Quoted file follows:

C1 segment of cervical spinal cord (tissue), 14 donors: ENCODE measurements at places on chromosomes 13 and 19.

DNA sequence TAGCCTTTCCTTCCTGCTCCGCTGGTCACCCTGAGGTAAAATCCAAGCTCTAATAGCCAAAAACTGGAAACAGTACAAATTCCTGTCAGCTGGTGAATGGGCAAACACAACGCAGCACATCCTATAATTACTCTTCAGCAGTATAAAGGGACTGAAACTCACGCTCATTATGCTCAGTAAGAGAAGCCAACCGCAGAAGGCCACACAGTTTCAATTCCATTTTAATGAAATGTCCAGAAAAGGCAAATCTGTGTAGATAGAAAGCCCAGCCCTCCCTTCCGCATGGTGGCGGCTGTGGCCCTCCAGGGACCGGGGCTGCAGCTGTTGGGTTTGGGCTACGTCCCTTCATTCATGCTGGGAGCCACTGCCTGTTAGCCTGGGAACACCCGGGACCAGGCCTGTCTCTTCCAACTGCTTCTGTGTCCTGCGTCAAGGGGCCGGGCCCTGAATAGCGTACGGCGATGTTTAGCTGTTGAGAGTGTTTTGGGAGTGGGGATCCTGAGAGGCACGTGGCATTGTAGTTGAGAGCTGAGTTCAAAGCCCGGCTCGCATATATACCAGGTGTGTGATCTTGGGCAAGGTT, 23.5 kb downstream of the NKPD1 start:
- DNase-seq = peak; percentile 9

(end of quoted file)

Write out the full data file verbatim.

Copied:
C1 segment of cervical spinal cord (tissue), 14 donors: ENCODE measurements at places on chromosomes 13 and 19.

DNA sequence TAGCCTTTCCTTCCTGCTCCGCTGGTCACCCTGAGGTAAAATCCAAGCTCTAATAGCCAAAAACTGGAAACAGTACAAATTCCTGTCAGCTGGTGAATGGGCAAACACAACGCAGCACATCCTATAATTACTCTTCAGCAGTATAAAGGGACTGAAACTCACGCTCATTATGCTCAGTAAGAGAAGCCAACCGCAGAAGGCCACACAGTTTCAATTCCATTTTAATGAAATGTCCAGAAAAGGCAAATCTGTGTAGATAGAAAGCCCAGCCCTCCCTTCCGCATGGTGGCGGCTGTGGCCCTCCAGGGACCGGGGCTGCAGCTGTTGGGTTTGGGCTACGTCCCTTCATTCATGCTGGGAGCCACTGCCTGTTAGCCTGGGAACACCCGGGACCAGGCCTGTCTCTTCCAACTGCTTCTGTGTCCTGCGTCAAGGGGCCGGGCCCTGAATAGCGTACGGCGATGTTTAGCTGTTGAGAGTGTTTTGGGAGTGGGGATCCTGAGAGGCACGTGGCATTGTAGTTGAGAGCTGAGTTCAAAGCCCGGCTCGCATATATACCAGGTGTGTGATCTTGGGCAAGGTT, 23.5 kb downstream of the NKPD1 start:
- DNase-seq = peak; percentile 9